But then you look at Burnout Paradise on Switch, where critics were pointing out it’s available for less than $10 on other platforms. Theses guys will adjust the pricing algorithm any which way gets them the cash.

  • 0
Cerebralbore101 (on 12 November 2020)

Any game with carved content or MTX instantly becomes either a no-buy or a wait-for-a-sale-purchase for me. Don't get me wrong. I'll buy DLC so long as it was always going to be DLC, and not content carved from the original game. But the shit that Assassin's Creed does is just pure greed.

  • 0
imparanoic (on 11 November 2020)

it's funny how they lump sony as a publisher as worst as the daylight robbery companies such as EA, 2K Games, and Activision Blizzard which i normally avoid like the plague as they are greedy and use microtransactions like mobile phone games, last time i checked, sony usually only uses DLC as expansion packs or optional to save time unlocking the extras without using too much time, on the other hand EA, 2K Games, and Activision Blizzard uses DLC in form of loot boxes and make them literally essential to avoid 20 hour grind for a single item, look as Sony's biggest hits such last of us part 2, god of war, horizon zero dawn or gran turismo, very consume friendly games unlike EA, 2K Games, and Activision Blizzard products which renowned for scamming gamers

  • -1
imparanoic (on 11 November 2020)

Note that Sony regular discount their games esp their AAA products, Sony knows price is king for consumers, on the hand, certain wii u ports on switch never get discounted in physical and occasionally discounted 33% of digital, but only 1 game download can be used on one account, unlike ms and sony which allows 2 downloads per game, also occasionally free upgrade to cross generation, nintendo has tendency of heavilty discounts occasional flops such as Nintendo Labo to silly prices, but wii u ports/cross gen games such as zelda breath of wild, mario kart, New Super Mario Bros. U still full priced, even up to 3 years release on switch

  • -6
Signalstar (on 11 November 2020)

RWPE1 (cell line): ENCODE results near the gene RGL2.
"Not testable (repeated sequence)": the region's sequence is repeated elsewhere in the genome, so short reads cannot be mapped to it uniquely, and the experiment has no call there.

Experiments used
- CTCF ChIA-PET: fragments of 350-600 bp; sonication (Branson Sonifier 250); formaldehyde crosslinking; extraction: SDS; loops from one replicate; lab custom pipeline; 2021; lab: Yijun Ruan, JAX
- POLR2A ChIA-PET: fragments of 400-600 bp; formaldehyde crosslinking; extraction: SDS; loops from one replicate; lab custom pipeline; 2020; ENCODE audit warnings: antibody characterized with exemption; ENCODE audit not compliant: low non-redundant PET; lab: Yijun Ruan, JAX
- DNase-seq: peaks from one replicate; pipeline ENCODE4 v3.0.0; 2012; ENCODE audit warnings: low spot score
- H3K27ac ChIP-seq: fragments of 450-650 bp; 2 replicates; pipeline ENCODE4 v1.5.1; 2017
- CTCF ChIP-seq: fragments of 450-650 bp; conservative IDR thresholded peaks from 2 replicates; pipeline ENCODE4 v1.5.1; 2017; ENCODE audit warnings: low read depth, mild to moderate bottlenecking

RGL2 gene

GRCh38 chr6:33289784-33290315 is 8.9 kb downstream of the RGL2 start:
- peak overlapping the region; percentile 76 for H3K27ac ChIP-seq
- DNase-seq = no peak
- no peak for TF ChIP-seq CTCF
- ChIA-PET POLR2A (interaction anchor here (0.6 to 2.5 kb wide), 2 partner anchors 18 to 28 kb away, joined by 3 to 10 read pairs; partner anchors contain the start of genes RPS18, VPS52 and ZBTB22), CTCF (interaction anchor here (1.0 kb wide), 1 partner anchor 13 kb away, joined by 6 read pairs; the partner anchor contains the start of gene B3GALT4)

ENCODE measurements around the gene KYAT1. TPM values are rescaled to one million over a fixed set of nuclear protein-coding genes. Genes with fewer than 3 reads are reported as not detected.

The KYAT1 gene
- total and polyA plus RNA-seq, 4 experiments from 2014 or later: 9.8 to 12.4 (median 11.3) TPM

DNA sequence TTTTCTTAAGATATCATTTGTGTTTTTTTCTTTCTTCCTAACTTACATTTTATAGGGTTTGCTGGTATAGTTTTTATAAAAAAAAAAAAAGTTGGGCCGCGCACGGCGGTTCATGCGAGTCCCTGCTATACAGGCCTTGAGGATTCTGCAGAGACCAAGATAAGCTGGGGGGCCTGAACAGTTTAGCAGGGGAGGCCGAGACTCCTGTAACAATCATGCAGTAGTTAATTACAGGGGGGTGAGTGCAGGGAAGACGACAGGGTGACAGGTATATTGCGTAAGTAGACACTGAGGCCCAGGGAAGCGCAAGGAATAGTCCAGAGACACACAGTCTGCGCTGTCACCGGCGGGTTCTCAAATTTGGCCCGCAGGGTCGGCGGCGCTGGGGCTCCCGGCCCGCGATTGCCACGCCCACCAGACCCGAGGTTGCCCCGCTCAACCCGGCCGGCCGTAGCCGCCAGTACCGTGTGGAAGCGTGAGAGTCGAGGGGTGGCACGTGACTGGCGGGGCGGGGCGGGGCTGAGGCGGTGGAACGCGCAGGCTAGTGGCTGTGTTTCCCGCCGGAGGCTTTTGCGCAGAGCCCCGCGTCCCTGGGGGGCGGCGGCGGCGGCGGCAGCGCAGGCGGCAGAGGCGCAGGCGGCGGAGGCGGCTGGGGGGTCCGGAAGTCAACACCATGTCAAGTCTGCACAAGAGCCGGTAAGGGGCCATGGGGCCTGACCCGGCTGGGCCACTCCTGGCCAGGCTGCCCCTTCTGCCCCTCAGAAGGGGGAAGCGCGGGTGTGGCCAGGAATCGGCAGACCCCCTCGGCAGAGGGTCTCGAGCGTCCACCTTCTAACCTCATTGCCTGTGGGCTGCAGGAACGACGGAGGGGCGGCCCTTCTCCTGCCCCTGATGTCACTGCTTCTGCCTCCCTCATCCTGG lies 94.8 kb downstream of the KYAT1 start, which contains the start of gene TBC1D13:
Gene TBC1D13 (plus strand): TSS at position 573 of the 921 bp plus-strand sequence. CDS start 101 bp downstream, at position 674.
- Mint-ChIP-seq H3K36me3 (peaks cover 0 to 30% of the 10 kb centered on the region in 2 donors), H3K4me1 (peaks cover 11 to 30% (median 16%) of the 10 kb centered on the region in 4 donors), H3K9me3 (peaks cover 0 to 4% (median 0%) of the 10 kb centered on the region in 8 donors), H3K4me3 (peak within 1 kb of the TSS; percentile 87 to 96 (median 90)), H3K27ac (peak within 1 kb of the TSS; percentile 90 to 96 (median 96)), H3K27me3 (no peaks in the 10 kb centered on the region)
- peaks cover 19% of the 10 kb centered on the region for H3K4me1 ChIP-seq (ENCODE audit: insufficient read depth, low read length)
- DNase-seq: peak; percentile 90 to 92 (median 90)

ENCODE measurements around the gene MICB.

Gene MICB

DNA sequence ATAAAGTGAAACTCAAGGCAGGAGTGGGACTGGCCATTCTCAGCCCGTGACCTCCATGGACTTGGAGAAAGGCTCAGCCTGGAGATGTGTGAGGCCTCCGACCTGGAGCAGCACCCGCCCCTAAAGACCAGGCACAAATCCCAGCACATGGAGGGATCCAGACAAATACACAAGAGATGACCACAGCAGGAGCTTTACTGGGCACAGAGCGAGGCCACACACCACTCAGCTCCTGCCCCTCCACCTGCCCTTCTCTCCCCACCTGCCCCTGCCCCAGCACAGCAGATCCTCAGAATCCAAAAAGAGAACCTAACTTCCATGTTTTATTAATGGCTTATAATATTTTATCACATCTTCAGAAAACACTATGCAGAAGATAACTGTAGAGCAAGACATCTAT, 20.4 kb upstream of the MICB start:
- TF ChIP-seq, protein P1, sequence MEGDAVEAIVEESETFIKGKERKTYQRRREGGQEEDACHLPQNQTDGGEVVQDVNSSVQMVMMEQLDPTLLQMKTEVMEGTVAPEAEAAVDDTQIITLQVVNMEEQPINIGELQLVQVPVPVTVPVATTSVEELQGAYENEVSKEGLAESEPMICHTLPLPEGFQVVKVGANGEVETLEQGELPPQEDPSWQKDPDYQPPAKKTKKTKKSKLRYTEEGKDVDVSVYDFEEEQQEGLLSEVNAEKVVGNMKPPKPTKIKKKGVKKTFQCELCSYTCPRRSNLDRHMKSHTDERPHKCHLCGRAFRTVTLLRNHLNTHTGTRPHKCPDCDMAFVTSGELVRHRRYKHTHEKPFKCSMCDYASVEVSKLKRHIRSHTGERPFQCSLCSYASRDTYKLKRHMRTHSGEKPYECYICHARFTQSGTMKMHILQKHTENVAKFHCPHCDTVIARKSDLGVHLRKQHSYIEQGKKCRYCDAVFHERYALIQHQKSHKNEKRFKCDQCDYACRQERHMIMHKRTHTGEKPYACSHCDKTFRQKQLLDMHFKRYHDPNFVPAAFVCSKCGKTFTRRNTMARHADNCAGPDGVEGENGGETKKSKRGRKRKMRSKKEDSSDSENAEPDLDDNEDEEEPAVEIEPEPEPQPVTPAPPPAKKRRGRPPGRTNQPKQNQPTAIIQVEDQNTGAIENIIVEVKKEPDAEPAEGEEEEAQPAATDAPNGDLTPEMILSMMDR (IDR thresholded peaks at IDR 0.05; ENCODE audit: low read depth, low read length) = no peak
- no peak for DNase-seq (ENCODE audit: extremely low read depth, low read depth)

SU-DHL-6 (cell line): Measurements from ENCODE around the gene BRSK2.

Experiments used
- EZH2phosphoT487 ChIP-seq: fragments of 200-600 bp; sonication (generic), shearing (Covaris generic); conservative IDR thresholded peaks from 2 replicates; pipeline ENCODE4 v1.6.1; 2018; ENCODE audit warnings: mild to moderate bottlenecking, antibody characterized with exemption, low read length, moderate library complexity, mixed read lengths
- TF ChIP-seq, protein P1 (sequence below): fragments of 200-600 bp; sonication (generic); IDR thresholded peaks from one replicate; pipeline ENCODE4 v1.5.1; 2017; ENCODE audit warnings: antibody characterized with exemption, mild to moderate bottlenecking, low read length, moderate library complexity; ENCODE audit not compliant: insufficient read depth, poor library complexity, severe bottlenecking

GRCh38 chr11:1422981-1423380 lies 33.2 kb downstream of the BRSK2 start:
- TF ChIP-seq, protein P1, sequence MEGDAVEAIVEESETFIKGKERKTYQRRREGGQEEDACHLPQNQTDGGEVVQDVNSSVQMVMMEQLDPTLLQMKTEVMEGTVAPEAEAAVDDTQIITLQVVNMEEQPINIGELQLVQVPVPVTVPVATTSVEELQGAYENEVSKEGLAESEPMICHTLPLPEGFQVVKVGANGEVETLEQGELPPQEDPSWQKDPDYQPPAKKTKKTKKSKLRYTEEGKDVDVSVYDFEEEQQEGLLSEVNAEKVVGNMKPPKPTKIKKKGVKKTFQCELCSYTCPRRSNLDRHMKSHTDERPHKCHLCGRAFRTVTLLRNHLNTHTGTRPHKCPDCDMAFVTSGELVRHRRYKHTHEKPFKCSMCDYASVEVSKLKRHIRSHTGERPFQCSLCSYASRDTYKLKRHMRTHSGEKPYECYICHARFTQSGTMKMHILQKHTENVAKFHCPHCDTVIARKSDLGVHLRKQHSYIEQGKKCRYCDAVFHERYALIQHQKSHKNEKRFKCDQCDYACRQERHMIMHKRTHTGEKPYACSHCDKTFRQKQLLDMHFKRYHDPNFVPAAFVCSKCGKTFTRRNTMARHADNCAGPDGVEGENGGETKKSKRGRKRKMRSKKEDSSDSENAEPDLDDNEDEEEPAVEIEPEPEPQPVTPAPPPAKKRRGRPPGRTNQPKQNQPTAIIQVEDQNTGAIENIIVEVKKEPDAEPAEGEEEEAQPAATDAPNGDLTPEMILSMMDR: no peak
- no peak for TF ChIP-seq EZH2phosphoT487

Inflation alone justifies the price increase. Publishers suggest a price but retailers can set their own and gamers can simply choose not to pay it.

  • -6
Darashiva Signalstar (on 11 November 2020)

True, and if it really was just a simple $10 price increase with no other factors and revenue sources already in place within those games I wouldn't have much of a problem with it. On the surface it's fine, but for a lot of games the so-called base price point hasn't been the actual price of a game for a long time now, at least if you want to play the full game.

  • +1
Signalstar Signalstar (on 11 November 2020)

Define "full game". Noe one is forced to buy DLC or add on content. They do it because they want to. I can count on one hand how many times I have paid more for extra content for a game in the last 2 generations.

  • +1
Darashiva Signalstar (on 11 November 2020)

It can be something as simple as the Demon's Souls remake making certain equipment pieces exclusive to the digital deluxe edition, which I've seen some fans be quite annoyed by, or Spider-Man being a Sony exclusive character in that recent Avengers game. Or if can be actual story content cut off from the base game and then sold as separate DLC. For me any in-game content gated off from the base game to be sold at launch in different versions takes away from the "full game".

  • +2
Vendrom Signalstar (on 11 November 2020)

Developers have the right to increase their prices to whichever price tag they want. But inflation is not a true justification. Did all people get a pay rise due to inflation? Probably not

  • 0
Signalstar Signalstar (on 11 November 2020)

Inflation and wage growth are two separate economic issues. That is going in to a whole bigger discussion. Deflation or staglfation are way worse than inflation though.

  • 0
Runa216 (on 11 November 2020)